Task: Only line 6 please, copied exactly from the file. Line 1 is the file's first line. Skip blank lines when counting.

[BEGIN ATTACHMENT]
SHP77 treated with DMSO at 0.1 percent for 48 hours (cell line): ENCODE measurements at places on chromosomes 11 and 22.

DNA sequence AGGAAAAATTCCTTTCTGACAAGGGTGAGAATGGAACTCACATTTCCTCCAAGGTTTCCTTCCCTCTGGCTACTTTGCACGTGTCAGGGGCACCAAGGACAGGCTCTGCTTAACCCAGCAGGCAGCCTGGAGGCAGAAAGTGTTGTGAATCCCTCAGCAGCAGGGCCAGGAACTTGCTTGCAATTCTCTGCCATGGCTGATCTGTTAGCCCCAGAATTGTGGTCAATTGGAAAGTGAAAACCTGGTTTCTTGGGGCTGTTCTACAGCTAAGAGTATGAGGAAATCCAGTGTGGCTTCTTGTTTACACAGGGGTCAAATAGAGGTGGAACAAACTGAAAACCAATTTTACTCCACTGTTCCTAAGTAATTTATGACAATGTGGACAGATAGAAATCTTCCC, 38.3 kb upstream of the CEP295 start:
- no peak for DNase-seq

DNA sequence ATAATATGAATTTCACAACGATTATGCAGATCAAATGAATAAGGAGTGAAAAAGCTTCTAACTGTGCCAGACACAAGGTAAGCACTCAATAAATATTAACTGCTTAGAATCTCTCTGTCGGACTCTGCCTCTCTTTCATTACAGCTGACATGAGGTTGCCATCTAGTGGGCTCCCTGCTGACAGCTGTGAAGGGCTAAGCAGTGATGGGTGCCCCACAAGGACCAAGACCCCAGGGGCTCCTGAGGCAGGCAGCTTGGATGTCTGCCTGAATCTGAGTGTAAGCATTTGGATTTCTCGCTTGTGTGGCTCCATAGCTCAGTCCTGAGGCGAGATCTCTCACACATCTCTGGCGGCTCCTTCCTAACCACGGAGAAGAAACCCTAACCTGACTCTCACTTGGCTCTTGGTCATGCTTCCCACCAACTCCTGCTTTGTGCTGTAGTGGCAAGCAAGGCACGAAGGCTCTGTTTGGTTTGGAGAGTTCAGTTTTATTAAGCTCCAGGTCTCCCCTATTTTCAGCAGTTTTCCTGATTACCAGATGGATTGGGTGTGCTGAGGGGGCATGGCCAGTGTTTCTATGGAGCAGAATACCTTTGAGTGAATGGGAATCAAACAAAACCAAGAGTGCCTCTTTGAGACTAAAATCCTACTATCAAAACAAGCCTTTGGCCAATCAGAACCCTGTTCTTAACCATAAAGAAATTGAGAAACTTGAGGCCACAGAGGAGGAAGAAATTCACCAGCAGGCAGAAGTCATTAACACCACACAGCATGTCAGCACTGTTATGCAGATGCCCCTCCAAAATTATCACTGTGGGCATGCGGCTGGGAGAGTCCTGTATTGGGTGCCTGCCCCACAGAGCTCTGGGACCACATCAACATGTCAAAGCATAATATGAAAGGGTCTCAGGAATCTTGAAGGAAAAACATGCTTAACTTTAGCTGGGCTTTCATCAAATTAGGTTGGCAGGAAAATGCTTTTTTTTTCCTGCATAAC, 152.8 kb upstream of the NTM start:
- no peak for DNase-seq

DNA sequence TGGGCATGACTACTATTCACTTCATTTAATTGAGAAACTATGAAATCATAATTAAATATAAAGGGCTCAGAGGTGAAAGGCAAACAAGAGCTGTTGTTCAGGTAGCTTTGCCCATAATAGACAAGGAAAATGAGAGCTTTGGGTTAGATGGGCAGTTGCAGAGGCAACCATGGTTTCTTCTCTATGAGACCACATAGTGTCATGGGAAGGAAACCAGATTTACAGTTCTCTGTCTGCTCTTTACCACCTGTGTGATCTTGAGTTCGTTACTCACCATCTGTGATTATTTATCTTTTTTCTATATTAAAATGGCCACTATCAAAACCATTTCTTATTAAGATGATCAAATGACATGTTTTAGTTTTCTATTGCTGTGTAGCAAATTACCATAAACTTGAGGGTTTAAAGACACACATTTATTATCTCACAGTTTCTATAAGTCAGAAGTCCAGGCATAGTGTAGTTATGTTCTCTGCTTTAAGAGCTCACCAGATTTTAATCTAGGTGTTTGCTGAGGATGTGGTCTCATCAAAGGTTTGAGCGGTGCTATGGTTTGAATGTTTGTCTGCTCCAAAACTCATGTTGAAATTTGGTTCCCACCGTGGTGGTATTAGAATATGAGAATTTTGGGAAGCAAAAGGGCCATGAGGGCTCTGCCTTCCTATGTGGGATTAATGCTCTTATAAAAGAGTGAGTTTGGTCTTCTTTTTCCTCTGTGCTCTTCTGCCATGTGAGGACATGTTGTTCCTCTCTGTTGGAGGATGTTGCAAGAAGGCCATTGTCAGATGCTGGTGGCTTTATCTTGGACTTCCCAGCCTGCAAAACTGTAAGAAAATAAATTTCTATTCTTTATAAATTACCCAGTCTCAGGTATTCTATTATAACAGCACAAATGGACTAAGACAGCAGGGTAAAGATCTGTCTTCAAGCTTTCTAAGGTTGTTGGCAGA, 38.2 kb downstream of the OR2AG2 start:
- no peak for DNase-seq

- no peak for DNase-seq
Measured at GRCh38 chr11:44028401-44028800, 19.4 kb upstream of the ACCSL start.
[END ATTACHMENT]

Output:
DNA sequence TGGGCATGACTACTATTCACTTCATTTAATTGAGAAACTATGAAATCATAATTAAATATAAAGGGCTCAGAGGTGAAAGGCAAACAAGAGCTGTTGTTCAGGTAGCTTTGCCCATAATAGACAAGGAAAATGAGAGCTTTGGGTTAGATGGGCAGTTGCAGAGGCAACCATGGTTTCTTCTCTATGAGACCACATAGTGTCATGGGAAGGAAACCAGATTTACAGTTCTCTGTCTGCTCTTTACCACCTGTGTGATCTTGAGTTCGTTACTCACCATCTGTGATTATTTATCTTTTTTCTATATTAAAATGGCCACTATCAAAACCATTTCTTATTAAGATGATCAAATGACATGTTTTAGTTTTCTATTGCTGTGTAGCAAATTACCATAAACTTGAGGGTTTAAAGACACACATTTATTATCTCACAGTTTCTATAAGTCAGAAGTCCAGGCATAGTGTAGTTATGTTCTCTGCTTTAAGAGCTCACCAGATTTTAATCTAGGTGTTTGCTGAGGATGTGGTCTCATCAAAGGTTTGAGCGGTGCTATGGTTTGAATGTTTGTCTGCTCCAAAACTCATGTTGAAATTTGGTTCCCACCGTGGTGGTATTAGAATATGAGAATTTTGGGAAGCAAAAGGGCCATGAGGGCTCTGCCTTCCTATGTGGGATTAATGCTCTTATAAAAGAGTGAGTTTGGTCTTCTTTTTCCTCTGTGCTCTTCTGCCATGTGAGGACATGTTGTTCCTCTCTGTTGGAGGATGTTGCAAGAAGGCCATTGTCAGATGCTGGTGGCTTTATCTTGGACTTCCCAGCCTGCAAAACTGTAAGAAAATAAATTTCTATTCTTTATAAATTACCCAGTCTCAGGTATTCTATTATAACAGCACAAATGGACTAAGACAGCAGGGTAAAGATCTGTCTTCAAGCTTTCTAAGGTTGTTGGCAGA, 38.2 kb downstream of the OR2AG2 start: